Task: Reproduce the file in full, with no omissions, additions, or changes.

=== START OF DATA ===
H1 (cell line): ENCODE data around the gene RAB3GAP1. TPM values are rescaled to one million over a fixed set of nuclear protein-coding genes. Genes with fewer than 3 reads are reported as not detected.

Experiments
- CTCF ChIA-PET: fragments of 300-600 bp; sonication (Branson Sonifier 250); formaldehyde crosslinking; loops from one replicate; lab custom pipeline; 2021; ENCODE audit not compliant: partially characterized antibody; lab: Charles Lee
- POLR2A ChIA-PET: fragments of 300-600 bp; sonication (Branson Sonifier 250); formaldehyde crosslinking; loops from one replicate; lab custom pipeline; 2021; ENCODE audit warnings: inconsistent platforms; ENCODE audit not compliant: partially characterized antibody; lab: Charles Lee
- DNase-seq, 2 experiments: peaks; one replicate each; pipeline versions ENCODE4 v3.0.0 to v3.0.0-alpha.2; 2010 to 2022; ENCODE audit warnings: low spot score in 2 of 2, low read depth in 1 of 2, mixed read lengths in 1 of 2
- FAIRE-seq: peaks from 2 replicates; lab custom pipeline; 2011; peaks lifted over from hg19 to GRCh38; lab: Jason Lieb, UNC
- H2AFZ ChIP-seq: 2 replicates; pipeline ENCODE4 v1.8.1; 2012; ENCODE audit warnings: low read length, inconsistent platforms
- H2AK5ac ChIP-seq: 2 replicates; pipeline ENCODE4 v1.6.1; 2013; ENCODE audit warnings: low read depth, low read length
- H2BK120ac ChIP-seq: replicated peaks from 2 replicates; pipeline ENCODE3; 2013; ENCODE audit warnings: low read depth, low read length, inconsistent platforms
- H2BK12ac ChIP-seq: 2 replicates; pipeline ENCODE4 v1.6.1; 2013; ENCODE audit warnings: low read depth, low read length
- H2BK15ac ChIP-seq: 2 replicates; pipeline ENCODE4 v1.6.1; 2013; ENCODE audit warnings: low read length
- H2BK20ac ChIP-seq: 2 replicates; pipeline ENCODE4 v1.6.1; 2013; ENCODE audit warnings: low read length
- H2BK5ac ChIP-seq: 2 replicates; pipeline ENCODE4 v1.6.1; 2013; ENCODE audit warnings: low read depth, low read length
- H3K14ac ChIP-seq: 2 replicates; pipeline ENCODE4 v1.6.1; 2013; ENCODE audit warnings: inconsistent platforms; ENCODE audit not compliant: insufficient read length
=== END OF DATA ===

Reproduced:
H1 (cell line): ENCODE data around the gene RAB3GAP1. TPM values are rescaled to one million over a fixed set of nuclear protein-coding genes. Genes with fewer than 3 reads are reported as not detected.

Experiments
- CTCF ChIA-PET: fragments of 300-600 bp; sonication (Branson Sonifier 250); formaldehyde crosslinking; loops from one replicate; lab custom pipeline; 2021; ENCODE audit not compliant: partially characterized antibody; lab: Charles Lee
- POLR2A ChIA-PET: fragments of 300-600 bp; sonication (Branson Sonifier 250); formaldehyde crosslinking; loops from one replicate; lab custom pipeline; 2021; ENCODE audit warnings: inconsistent platforms; ENCODE audit not compliant: partially characterized antibody; lab: Charles Lee
- DNase-seq, 2 experiments: peaks; one replicate each; pipeline versions ENCODE4 v3.0.0 to v3.0.0-alpha.2; 2010 to 2022; ENCODE audit warnings: low spot score in 2 of 2, low read depth in 1 of 2, mixed read lengths in 1 of 2
- FAIRE-seq: peaks from 2 replicates; lab custom pipeline; 2011; peaks lifted over from hg19 to GRCh38; lab: Jason Lieb, UNC
- H2AFZ ChIP-seq: 2 replicates; pipeline ENCODE4 v1.8.1; 2012; ENCODE audit warnings: low read length, inconsistent platforms
- H2AK5ac ChIP-seq: 2 replicates; pipeline ENCODE4 v1.6.1; 2013; ENCODE audit warnings: low read depth, low read length
- H2BK120ac ChIP-seq: replicated peaks from 2 replicates; pipeline ENCODE3; 2013; ENCODE audit warnings: low read depth, low read length, inconsistent platforms
- H2BK12ac ChIP-seq: 2 replicates; pipeline ENCODE4 v1.6.1; 2013; ENCODE audit warnings: low read depth, low read length
- H2BK15ac ChIP-seq: 2 replicates; pipeline ENCODE4 v1.6.1; 2013; ENCODE audit warnings: low read length
- H2BK20ac ChIP-seq: 2 replicates; pipeline ENCODE4 v1.6.1; 2013; ENCODE audit warnings: low read length
- H2BK5ac ChIP-seq: 2 replicates; pipeline ENCODE4 v1.6.1; 2013; ENCODE audit warnings: low read depth, low read length
- H3K14ac ChIP-seq: 2 replicates; pipeline ENCODE4 v1.6.1; 2013; ENCODE audit warnings: inconsistent platforms; ENCODE audit not compliant: insufficient read length